It went into the High Court case having sought permission from the Court to keep its future plans secret, even from the NZME people — an unusual move allowed by the judge.
Interestingly the growth in online audiences for Stuff.co.nz and nzherald.co.nz has started to stall.
Stuff is over the 2 million unique readers a month milestone and managing to stay there but not experiencing the surges it once experienced. The nzherald.co.nz site steadily closed in on Stuff in the first half of this year to be nudging 2 million itself, and just 126,000 monthly readers behind, only to fall away from June, when a much-touted new Herald website was launched. By November, the Herald trailed Stuff by around 245,000 readers a month, the same as in March. The November results were Stuff at 2,116,000 and nzherald.co.nz 1,871,000.
The Commission, and the Court, have found putting those two big audiences and advertising platforms together would have resulted in an uncompetitive market and on balance would have been detrimental to the public. The Sunday and regional/community newspaper markets were also ruled beyond such a merger.
So what now? Greg Hywood, the CEO of Stuff’s owner Fairfax Australia said during the long battle that if a merger was denied, Fairfax in NZ would move immediately towards what he called ‘the endgame”. He didn’t specify what that would mean for a digital company saddled with numerous newspaper titles but the term carried its own comment.
NZME was to be the name and home of the merged super company. Its chief executive Michael Boggs had a record of putting businesses together and taking them apart at Tower Insurance. It has performed bravely in its stressed print division but less so in its glamour ‘radio and experiential’ businesses. It will not end up with Fairfax Australia as its 40 percent shareholder, and won’t have to pay Fairfax $50 million as set out in the merger plan, but it too faces strong headwinds as holder of a stable of costly newspapers in a digital world.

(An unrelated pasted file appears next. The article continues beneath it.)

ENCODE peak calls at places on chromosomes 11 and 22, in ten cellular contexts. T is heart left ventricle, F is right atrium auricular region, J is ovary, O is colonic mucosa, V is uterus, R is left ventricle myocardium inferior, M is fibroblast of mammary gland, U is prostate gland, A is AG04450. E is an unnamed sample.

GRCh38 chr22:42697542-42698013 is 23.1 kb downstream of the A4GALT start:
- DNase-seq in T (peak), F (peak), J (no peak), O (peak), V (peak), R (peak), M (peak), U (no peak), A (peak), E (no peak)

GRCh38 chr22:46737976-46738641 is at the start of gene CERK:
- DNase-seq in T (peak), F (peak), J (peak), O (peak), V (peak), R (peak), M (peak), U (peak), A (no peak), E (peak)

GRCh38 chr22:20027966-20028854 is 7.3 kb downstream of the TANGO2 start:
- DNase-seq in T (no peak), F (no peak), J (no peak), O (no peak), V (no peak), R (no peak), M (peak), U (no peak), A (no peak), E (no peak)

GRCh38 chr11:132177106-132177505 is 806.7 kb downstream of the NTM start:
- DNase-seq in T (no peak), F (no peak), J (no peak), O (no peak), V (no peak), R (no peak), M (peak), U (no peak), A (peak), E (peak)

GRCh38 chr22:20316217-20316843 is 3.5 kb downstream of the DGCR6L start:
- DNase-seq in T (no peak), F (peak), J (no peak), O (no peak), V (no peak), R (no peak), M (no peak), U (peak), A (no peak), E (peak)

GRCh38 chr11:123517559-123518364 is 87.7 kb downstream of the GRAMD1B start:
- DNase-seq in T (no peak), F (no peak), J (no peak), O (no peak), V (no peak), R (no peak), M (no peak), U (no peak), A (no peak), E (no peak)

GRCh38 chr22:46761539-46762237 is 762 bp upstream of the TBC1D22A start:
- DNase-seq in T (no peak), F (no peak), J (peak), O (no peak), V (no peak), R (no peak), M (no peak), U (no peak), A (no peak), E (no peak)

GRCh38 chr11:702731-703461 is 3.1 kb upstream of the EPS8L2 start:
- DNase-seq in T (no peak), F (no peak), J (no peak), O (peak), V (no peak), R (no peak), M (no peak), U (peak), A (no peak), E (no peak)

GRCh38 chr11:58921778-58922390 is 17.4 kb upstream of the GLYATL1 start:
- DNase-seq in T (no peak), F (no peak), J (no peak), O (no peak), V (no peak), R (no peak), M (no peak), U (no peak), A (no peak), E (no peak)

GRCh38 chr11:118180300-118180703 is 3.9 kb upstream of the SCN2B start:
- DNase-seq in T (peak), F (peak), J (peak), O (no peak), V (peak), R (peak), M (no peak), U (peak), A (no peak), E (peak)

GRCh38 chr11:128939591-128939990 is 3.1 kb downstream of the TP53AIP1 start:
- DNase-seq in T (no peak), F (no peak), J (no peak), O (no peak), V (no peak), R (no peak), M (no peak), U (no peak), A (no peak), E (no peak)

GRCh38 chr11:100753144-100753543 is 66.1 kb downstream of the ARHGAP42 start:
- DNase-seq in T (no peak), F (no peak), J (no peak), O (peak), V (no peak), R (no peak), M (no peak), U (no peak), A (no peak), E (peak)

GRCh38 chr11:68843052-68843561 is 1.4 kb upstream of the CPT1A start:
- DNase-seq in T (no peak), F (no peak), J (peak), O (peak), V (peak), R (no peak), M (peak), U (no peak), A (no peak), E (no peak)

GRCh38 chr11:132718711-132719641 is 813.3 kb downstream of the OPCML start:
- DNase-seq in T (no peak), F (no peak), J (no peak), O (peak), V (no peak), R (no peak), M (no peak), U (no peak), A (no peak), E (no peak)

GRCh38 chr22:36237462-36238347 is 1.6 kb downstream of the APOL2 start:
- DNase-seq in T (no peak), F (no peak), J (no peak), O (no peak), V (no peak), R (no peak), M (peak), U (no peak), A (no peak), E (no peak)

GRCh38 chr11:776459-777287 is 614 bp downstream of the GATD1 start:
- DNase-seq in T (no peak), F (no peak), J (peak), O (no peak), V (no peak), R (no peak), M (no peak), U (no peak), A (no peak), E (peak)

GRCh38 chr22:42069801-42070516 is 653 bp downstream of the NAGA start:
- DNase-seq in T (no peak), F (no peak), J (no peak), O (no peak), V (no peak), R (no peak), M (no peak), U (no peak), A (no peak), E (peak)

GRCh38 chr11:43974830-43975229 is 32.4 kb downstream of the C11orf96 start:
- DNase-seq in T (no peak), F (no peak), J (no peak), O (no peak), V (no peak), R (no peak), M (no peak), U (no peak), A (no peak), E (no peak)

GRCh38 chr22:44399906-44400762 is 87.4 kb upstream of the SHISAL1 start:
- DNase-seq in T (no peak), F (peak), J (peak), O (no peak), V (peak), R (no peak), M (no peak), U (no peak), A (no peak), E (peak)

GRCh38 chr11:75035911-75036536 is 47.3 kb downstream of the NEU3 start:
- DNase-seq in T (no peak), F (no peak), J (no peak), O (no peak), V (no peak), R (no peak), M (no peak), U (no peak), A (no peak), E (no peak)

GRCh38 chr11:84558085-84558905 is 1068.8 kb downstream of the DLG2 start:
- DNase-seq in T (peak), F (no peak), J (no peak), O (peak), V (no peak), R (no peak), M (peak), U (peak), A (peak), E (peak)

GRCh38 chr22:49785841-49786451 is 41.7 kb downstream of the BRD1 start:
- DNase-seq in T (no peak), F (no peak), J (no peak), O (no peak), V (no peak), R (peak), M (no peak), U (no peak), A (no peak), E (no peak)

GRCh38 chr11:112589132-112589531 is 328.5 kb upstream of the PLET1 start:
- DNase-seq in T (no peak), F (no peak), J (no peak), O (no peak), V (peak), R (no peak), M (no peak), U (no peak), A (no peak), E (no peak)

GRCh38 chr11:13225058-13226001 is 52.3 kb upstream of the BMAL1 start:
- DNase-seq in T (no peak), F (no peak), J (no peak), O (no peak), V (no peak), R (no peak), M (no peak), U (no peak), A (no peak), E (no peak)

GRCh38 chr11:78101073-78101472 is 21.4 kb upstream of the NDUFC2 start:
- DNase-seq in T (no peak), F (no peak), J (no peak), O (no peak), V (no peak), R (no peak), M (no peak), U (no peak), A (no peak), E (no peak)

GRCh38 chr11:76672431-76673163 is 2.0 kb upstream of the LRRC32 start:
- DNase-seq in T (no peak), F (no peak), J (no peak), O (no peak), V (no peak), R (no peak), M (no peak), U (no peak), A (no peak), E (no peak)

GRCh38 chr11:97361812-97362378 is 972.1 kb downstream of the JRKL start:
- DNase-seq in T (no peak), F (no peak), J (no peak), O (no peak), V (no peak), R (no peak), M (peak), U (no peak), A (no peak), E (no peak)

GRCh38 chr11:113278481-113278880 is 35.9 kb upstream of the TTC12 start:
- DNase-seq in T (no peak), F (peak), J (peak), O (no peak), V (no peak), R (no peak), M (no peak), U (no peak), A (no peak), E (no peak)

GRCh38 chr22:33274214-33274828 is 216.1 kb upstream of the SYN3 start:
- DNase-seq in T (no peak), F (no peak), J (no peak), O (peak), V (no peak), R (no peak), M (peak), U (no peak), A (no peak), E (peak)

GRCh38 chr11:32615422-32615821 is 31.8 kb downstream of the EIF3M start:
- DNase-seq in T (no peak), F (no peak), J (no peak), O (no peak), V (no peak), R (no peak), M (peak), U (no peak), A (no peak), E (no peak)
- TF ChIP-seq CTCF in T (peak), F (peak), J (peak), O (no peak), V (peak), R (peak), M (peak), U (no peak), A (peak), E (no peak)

Both companies will need to restructure and cut their costs. Jobs will likely be lost in relatively large numbers around the country, although perhaps not as many as could have gone in a merged venture.
A disappointed Boggs told the NZX today his company had not sat on its laurels.
”We will continue to examine shareholder value-enhancing strategic initiatives leveraging our strong brands and audience reach, while enhancing the competitiveness of content generation and distribution,” he said in a masterpiece of corporate speak.
“NZME has great people, brands, audiences and customers and a sound strategy to grow shareholder value. We remain very much of the view that the New Zealand media sector is an exciting place to operate and, while there are headwinds in some areas, there are real opportunities in others. NZME is well positioned to take advantage of those opportunities,” he said.
The StuffMe itch has not entirely subsided, however, as NZME told investors it might consider scratching it again: taking time to “review the full judgment when released in coming days, including the option to appeal the decision”.
Fairfax (Stuff) chief executive Sinead Boucher was also disappointed by the decision but made no mention of a possible appeal, saying Fairfax NZ had also “certainly not stood still”.
“We have taken massive steps forward as we continue to diversify our revenue streams and end the year with a dynamic portfolio of digital products and services. The last several weeks alone have seen us launch Stuff Pix and Done, as well as energyclubnz, and there will be more to come,” she said.
Stuff reported Hywood as saying the merger would have brought synergies that would have “sustained journalism at scale in New Zealand for many years”, but Fairfax’s New Zealand business had continued to implement its own strategy and shape a separate future.
As a final indignity, the High Court awarded costs against Fairfax and NZME and in favour of the Commerce Commission.